Special Report Affiliate Marketing
Industry Pulse Check
How big is affiliate marketing? Cambridge, Mass.-based Forrester Research rushed to answer the question in 1999, claiming that $10.5 billion in e-commerce sales would pump through affiliates by 2001. Since then, we've not heard a peep regarding size, as affiliate marketing has yet to be clearly defined. The entrance of dozens of privately held cost-per-acquisition (CPA) networks further complicates understanding of this market potential.
It's estimated that roughly $175 million in 2004 fee revenue was captured by the now-public players in the domestic market, with an additional $124 million booked by private ventures. Internet advertising solutions provider ValueClick, New York City, estimates the global affiliate marketing sector as a half-billion-dollar market.
As reflected by various studies by the likes of Forrester Research and Marketing Sherpa, affiliate marketing is alive and well, with marketers rating it the most effective of all online strategies. Yet marketers, ranging from retailers to service-based companies, admit this sentiment mostly is a hunch based on the strategy's pay-for-performance premise—one that increasingly is coming under scrutiny by marketers concerned with potential pitfalls ranging from fraudulent commissions to duplication of marketing efforts in search engines.
The Affiliate and Search Marketing Conundrum
Broadly speaking, affiliate marketing has evolved into a practice wherein marketers rely on affiliates for none, some or all of their paid and "natural" search marketing. This typically can result in an agreeable or stressed relationship between affiliates and marketers due to dueling competitive interests. In essence, affiliates always have known what works best. Brand names and trademarks stand front-and-center. Affiliates were first to master and leverage search on behalf of marketers, but now marketers are beginning to take search back.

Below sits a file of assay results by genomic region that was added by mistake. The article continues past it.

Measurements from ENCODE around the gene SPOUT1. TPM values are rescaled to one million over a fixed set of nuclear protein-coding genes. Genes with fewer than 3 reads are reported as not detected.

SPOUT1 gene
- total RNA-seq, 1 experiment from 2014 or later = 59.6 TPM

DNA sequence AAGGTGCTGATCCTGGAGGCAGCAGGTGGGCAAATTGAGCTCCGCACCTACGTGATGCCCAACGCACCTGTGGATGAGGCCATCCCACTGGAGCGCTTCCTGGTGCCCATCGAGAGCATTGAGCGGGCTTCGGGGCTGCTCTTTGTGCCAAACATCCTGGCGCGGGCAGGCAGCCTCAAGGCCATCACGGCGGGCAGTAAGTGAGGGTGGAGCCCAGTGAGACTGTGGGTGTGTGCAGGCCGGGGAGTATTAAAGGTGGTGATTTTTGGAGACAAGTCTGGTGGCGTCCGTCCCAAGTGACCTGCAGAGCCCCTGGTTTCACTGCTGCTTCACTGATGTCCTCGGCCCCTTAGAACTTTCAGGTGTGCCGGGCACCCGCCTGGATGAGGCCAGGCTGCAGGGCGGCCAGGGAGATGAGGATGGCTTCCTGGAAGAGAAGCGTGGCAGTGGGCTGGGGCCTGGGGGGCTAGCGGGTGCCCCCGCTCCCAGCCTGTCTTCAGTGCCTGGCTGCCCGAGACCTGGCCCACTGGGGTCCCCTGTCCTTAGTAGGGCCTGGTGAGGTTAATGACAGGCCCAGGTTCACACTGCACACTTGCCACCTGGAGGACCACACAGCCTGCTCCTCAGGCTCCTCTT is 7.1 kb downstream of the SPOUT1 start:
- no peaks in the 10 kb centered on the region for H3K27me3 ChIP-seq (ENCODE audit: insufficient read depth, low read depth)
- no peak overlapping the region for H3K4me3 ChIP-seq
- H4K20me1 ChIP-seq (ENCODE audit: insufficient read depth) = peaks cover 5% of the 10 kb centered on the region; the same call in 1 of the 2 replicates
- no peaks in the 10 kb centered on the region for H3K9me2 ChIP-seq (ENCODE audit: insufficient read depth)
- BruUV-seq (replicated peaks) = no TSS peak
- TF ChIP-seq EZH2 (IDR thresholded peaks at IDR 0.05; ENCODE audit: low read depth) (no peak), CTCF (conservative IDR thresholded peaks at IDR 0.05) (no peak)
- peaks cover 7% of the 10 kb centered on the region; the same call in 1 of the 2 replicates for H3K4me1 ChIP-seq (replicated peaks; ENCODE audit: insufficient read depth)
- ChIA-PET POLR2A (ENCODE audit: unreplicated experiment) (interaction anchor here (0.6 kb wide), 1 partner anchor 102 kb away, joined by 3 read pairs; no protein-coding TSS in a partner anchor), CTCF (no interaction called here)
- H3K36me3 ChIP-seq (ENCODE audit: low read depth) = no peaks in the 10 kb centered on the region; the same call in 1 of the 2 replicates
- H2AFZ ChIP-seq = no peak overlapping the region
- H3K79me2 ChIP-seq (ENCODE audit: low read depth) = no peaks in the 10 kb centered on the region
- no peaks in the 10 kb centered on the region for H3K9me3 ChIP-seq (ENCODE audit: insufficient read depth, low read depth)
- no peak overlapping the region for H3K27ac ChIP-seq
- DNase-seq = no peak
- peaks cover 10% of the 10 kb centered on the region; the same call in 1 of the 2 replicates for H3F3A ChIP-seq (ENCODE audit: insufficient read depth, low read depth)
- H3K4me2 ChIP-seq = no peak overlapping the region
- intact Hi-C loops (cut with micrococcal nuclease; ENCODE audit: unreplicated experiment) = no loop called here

Patrice Colancecco, long-time affiliate manager for catalogers, direct marketers and financial services companies—including Eastwood Co.—suggests affiliate marketing has become so search-centric that marketers who maintain a strong search program may not need affiliates. As consumers "surf" less randomly, she says, affiliates use search to net and/or intercept prospective customers, shuttling them on to marketers. Why? She suggests it's easy to get involved in search. "Some affiliates even do their own advertising," she says. "So why would you have them do this when you could do it yourself? Either you consider this suitable outsourcing or you don't know how to do it."